Nutters

"Greenhead is a good example of early domestic architecture. The great fire-place, the moulded plaster ceilings, and the frontdoor bolt—a solid oak beam—are particularly noteworthy. Christopher Nutter and his son Robert, of Greenhead, are among the first men of 'Fence' whom we can speak in any detail. They died about. 1594, and a story is attached to their deaths.

Robert was in the service of Sir James Shuttleworth, of Gawthorpe Hall, and spent a good deal of his time at Greenhead, his grandfather's house; he had made advances to one Anne Redferne, who lived on his grandfather's land. With Anne lived her aged mother, Anne Whittle, generally known as Old Chattox, because her lips chattered incessantly.

From Greenhead Maor more towards Chattox's hovel

When Anne rejected him, Robert Nutter threatened that when the property came to him he would turn her and her mother off his land, remarking that he would lay them ' where they shall be glad to bite lice in two with their teeth.

There were at this time in Pendle Forest some twenty people, mostly women, who seem to have believed that they were gifted with supernatural powers derived from the Devil, to injure and even destroy by witchcraft. These powers were exerted chiefly upon cattle; yet it was said that amongst them they accounted for the deaths of no less than sixteen human beings.

A few days later, Chattox and Anne Redferne were seen making clay figures of Robert Nutter and his father; they buried the figures in a ditch, and shortly afterwards Robert fell sick and died. Christopher also died after a lingering illness.

An image from Agnes Sampson's trial in 1591 depicting the devil giving magic dolls to a group of witches. She is said to haunt Holyrood Palace and is believed by some to be the inspiration behind the Weird Sisters in Shakespeare’s Macbeth.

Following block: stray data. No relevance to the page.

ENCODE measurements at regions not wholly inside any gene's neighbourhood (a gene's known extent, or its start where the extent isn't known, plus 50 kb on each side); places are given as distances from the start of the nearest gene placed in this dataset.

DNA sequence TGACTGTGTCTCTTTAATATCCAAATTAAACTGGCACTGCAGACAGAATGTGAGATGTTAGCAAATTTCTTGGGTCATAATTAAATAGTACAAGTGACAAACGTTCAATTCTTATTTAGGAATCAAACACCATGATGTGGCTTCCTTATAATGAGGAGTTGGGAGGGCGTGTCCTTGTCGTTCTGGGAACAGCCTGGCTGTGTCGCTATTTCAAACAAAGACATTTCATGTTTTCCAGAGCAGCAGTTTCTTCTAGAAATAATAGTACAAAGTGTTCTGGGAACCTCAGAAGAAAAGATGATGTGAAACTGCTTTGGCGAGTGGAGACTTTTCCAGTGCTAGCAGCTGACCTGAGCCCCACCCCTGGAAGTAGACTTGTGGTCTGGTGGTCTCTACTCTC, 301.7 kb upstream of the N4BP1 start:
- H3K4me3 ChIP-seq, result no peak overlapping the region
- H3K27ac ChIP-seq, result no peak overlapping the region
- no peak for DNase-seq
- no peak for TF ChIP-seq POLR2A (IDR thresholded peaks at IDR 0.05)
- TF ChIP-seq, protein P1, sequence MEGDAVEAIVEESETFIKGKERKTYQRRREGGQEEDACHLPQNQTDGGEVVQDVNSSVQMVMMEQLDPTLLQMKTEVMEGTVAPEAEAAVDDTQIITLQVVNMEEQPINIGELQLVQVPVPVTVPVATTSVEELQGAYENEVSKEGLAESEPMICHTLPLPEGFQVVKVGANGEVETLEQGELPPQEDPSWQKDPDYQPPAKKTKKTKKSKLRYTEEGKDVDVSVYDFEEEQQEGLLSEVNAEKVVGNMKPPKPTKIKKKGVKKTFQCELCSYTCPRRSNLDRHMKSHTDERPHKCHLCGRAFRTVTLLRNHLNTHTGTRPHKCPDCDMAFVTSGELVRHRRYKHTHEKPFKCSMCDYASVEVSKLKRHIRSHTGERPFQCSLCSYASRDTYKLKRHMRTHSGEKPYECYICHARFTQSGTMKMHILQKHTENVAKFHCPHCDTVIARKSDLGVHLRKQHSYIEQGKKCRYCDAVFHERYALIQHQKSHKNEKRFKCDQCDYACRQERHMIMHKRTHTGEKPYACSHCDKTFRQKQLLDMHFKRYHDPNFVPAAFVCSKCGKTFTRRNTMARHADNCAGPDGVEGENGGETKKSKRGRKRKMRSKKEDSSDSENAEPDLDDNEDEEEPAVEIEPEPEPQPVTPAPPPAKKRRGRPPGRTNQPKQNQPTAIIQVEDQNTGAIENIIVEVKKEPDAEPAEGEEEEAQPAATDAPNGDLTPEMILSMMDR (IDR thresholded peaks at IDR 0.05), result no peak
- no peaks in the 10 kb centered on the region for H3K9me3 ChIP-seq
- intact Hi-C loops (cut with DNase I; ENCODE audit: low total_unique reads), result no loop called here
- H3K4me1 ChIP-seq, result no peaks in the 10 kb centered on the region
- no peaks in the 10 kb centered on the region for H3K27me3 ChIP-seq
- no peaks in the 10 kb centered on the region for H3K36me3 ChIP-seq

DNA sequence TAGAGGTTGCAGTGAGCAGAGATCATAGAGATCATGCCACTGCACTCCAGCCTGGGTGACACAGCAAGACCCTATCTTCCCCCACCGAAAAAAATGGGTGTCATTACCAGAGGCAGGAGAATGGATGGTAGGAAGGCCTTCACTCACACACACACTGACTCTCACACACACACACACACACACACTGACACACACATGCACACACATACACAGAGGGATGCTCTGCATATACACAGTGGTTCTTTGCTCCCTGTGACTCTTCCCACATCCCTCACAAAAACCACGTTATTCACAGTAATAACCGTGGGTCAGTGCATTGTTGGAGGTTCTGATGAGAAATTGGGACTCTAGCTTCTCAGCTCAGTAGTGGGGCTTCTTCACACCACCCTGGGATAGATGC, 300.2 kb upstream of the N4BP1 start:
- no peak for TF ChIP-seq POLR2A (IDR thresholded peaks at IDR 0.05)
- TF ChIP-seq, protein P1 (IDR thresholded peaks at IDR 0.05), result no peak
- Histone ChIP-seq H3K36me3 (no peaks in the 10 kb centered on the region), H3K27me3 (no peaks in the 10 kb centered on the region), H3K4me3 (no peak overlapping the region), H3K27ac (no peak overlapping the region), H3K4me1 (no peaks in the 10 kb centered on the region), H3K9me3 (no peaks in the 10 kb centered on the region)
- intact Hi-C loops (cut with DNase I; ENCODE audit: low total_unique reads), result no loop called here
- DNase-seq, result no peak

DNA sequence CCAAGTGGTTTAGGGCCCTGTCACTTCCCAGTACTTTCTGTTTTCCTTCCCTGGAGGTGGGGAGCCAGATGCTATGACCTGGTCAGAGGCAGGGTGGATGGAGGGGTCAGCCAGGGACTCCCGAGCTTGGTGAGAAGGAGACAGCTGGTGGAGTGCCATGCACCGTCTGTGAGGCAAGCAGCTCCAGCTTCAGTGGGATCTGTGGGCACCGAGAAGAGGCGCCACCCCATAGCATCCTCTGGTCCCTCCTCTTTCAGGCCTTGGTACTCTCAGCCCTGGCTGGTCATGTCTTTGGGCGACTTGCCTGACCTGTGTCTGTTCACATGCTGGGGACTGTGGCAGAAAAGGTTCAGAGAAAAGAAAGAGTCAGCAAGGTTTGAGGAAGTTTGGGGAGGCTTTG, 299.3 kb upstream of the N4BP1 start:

In 1612 Old Chattox and Anne Redferne, with ten other men and women, were arrested on a charge of witchcraft. After an examination at Ashlar House, they were removed to Lancaster Castle, and there put on trial of their lives. Their various misdeeds, and their meetings or sabbats at Malkin Tower, were brought forward as evidence against them. These ignorant people little knew how to defend themselves; in fact, out of their own mouths they condemned each other. All except two (of whom one had already died) were sentenced to death.

The learned judge, who followed after his King in his fear and abhorrence of witchcraft, told them that they might account themselves fortunate that so much labour and expense had been devoted to the trial of such ignorant persons, and duly committed their souls to God. They were hanged at the common place of execution near Lancaster. So ended the most notorious incident in the history of Pendle Forest."

From "History of the Parish of Fence" Question? Does anybody know if these Nutters were related with Alice Nutter of Roughlee who was hung as a witch (see later)? Nutter is still a common name in the are.